Dan Slater "argues that there are too many places at too many law schools":
As firms begin an industrywide overhaul, which has entailed slashing jobs and reconsidering hidebound inefficiencies like the lockstep salary, students will compete for half as many $160,000-a-year jobs this year as they did last. According to the National Association for Legal Career Professionals, the 2008 recruiting season marked “what is likely to be the beginning of a weaker legal employment market that may last for a number of years.”
Meanwhile, as job opportunities abate, law school matriculation rates rise unchecked. Each year, the number of students who enroll at one of 200 law schools approved by the American Bar Association inches closer to 50,000.
I wrote about this problem a while back, arguing that law was a mature business whose long term demand for new lawyers was likely to have stabilized at a level below that of the ever-increasing supply of lawyers.
The post-war expansion of the regulatory state, the opening of the courthouse doors to new claims during the warren Court era, and the litigation explosion provided an exogenous shock that caused demand for lawyers to rise rapidly. Following a fairly standard s-curve model, the demand for lawyers grew faster than the population and economic expansion would have predicted, driven by the aftermath of those shocks. Over the last couple of decades, however, the market for lawyers has adapted to those shocks. Because there have been no comparable major exogenous shocks affecting the demand for lawyers, the market has matured. We would therefore predict that growth in the demand for lawyers would slow until it reaches a level that can be sustained by population and economic growth. ...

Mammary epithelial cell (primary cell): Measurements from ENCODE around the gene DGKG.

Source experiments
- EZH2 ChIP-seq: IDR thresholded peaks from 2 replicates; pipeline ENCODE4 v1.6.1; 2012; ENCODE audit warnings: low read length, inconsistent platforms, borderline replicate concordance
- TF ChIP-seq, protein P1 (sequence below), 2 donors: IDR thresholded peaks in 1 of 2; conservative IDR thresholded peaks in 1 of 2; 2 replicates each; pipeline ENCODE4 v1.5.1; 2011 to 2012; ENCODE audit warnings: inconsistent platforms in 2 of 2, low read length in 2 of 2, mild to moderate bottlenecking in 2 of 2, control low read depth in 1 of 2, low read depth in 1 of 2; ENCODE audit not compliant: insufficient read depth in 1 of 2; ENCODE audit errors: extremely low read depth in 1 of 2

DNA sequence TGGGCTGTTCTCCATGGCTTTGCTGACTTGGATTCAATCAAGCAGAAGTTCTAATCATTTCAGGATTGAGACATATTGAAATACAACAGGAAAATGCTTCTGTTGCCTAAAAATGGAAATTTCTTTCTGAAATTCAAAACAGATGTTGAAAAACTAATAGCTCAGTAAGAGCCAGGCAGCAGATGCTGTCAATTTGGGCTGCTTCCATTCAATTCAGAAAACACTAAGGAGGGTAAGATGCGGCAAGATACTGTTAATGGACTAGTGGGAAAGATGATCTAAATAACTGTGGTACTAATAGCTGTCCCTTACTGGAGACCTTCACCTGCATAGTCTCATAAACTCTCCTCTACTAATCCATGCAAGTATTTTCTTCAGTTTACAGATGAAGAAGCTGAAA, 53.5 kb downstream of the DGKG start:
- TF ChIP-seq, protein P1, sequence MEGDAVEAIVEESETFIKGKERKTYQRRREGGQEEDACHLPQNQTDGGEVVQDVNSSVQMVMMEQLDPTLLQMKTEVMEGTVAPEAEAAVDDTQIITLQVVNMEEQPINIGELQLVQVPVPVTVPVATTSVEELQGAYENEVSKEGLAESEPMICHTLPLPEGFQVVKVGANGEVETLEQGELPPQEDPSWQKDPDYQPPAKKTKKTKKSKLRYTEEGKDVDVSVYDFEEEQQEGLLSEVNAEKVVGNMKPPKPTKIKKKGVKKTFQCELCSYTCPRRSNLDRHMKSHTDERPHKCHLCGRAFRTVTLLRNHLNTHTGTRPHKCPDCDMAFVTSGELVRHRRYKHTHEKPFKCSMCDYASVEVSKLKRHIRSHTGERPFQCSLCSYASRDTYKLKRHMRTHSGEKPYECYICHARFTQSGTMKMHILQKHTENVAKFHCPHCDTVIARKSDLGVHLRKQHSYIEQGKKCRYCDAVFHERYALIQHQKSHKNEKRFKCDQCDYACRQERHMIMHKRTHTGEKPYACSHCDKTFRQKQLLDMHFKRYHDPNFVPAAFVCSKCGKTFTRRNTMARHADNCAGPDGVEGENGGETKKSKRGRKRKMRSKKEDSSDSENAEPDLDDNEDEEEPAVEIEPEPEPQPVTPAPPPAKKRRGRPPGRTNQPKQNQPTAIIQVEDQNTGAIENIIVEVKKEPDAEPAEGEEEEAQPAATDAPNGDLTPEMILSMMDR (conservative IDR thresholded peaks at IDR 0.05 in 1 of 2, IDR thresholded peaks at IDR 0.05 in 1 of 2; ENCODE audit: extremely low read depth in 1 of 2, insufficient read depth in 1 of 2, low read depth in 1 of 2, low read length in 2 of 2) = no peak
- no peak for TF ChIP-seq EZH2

If law in fact is a mature industry, we face a problem of systemic oversupply. The rate at which demand for new lawyers grows has permanently leveled off. Economic recovery will help, but it will not change the fundamental structural changes in the market for lawyers.
Unfortunately, the growth in the number of law schools and size of entering classes at many law schools was premised on the assumption that the demand for lawyers would continue to rise at the high rate characteristic of the period, say, 1960-1990. Because that growth rate was artificially high due to the exogenous shocks of the preceding decades, the number of law schools and large law school class sizes no longer make sense. Indeed, if law schools continue to grow in number and size at their current rate, the gap between demand for new lawyers and the number of new lawyers will continue to rise every year.
The solution is obvious, although how we can find the ability and the will to do it is not. We have to reduce the number of law schools. Just like GM has to close plants because of over-capacity, we in the law have to close some of our "factories."
The American Bar Association, which continues to approve law schools with impunity and with no end in sight, bears complicity in creating this mess. Yet a spokeswoman, citing antitrust concerns, says the A.B.A. takes no position on the optimal number of lawyers or law schools.
I guess we'll have to trust the market. Once word filters out to pre-law students about the state of the job market, maybe they'll start looking elsewhere. If admission applicants drop enough, maybe some of the bottom tier of schools will have to close for lack of qualified applicants. (Or maybe they'll just admit unqualified applicants.)
If we're overproducing lawyers, though, there's going to be a pernicious Say's Law effect, wherein the oversupply of lawyers begins creating its own demand (of lawsuits).
So everybody has an interest in finding a solution.